Thursday, December 10, 2009

Panel rejects narrow definition of 'journalist,' sends federal shield law bill to full Senate

A shield law made it out of the U.S. Senate Judiciary Committee today, perhaps removing the major obstacle to putting protection for reporters' confidential sources into the federal statute books. The committee rejected amendments, strongly opposed by journalism groups, that would have sunset the bill in 2013 and made it apply only to a "salaried employee" or "independent contractor" of a news organization.

UPDATE, Dec. 11: The latter amendment was sponsored by Democratic Sens. Dick Durbin of Illinois and Dianne Feinstein of California. After it was defeated, Durbin voted against the bill. Because Durbin is the Senate majority whip, he could block consideration of the bill by the full Senate. Durbin has agreed to stop pushing a provision in the amendment that would deny the shield to anonymous or pseudonymous posters, but says he wants to clarify that the shield applies only to news outlets, a term that may have to be further defined to get the bill before the Senate.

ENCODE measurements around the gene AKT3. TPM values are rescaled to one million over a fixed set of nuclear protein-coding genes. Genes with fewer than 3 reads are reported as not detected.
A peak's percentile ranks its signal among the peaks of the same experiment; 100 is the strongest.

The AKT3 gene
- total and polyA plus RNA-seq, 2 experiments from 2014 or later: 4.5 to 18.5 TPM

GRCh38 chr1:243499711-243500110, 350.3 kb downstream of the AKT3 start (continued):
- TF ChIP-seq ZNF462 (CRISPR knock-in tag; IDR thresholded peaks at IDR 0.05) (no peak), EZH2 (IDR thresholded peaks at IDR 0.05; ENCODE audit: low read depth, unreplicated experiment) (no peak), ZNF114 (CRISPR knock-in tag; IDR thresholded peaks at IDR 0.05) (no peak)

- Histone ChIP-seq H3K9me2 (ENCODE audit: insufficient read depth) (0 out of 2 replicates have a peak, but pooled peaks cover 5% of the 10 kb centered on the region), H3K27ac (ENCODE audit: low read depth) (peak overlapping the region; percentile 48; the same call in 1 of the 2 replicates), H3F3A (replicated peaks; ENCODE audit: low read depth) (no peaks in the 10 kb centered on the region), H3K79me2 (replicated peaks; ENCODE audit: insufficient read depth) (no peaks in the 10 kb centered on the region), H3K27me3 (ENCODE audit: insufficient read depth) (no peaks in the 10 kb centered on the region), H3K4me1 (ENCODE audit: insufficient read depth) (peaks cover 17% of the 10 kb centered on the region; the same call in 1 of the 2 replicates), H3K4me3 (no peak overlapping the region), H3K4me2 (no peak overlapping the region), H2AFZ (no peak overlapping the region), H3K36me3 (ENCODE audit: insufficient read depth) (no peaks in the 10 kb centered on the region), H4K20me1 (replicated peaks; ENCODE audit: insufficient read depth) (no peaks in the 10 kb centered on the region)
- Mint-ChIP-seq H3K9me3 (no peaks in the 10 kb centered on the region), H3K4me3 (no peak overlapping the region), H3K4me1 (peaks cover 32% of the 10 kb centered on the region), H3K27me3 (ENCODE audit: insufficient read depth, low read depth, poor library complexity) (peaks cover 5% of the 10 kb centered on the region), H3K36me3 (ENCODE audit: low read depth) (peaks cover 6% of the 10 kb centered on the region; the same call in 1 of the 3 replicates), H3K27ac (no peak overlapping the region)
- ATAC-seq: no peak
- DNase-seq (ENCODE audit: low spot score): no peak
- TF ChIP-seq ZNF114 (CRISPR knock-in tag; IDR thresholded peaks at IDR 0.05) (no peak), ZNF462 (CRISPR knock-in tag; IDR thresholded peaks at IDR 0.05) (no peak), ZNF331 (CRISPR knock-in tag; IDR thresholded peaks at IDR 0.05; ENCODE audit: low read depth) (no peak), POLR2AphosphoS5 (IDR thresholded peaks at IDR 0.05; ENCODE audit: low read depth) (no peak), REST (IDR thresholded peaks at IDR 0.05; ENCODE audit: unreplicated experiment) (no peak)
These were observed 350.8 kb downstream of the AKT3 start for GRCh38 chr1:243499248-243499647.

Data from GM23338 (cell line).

The bill defines journalists broadly, "including bloggers, citizen journalists and freelancers — and relies on court tests to determine whether sources deserve protection," The Associated Press notes. "The journalist is defined by the nature of activity engaged in, rather than by the organization that employs the reporter. . . . The bill does not give journalists absolute authority to protect sources. Those rights can be overridden in national security cases. ... A federal judge would weigh the public's right to know versus national security claims made by the government."

The bill "has been pushed by journalistic organizations for at least two decades," reports John Eggerton of Multichannel News. "It was held up by the Obama administration until a compromise was struck on some national security issues, and then by Republicans, who thought the balance was still too far in favor of journalists and argued the compromise had been between people who already supported the bill, not Republicans with remaining issues." (Read more)

The bill was approved 14-5. It now goes to the full Senate. The House has passed a different version but supporters are likely to ask the House to accept the Senate version, which contains language agreed on by the Justice Department, intelligence agencies and the bill's supporters.

Every state but Wyoming has some sort of source protection, or reporter's privilege, in statute or case law. For more from the Society of Professional Journalists, click here. For background on reporters' privilege from the Reporters Committee for Freedom of the Press, click here.

No comments: